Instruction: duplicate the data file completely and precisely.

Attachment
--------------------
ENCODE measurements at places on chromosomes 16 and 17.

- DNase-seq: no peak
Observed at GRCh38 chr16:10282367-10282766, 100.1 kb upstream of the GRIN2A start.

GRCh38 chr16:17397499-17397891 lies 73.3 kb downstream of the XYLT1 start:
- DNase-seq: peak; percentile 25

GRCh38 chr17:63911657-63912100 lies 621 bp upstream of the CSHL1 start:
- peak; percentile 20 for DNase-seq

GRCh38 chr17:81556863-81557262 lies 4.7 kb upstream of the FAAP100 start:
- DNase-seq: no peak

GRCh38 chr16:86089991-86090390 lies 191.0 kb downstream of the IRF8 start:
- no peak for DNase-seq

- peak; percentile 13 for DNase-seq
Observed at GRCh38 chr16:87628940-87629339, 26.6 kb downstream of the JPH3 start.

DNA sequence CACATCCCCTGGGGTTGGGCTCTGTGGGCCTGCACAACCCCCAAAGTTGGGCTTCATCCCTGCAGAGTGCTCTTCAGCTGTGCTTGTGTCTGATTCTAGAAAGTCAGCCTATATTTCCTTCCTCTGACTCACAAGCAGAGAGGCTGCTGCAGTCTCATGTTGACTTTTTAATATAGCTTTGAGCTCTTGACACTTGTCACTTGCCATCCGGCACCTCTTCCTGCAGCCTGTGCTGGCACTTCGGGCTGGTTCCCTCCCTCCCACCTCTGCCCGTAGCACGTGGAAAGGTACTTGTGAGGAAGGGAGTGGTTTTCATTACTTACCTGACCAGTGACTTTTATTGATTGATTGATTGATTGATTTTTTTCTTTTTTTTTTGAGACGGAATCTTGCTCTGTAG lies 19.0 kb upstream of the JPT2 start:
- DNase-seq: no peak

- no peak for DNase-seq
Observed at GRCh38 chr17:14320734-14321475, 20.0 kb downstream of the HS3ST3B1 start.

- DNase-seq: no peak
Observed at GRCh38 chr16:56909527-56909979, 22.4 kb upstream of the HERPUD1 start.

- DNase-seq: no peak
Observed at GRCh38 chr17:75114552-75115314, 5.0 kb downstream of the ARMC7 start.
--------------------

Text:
ENCODE measurements at places on chromosomes 16 and 17.

- DNase-seq: no peak
Observed at GRCh38 chr16:10282367-10282766, 100.1 kb upstream of the GRIN2A start.

GRCh38 chr16:17397499-17397891 lies 73.3 kb downstream of the XYLT1 start:
- DNase-seq: peak; percentile 25

GRCh38 chr17:63911657-63912100 lies 621 bp upstream of the CSHL1 start:
- peak; percentile 20 for DNase-seq

GRCh38 chr17:81556863-81557262 lies 4.7 kb upstream of the FAAP100 start:
- DNase-seq: no peak

GRCh38 chr16:86089991-86090390 lies 191.0 kb downstream of the IRF8 start:
- no peak for DNase-seq

- peak; percentile 13 for DNase-seq
Observed at GRCh38 chr16:87628940-87629339, 26.6 kb downstream of the JPH3 start.

DNA sequence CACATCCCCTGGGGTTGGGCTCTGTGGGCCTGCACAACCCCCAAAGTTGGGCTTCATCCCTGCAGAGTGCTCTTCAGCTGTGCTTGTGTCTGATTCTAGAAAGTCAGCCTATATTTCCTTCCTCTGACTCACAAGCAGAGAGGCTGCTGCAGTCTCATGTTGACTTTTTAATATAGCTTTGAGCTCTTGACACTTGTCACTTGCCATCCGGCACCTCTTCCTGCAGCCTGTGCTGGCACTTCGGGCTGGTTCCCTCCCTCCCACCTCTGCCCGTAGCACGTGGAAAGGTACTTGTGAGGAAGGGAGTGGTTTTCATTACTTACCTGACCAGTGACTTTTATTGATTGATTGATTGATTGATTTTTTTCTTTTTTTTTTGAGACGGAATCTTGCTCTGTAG lies 19.0 kb upstream of the JPT2 start:
- DNase-seq: no peak

- no peak for DNase-seq
Observed at GRCh38 chr17:14320734-14321475, 20.0 kb downstream of the HS3ST3B1 start.

- DNase-seq: no peak
Observed at GRCh38 chr16:56909527-56909979, 22.4 kb upstream of the HERPUD1 start.

- DNase-seq: no peak
Observed at GRCh38 chr17:75114552-75115314, 5.0 kb downstream of the ARMC7 start.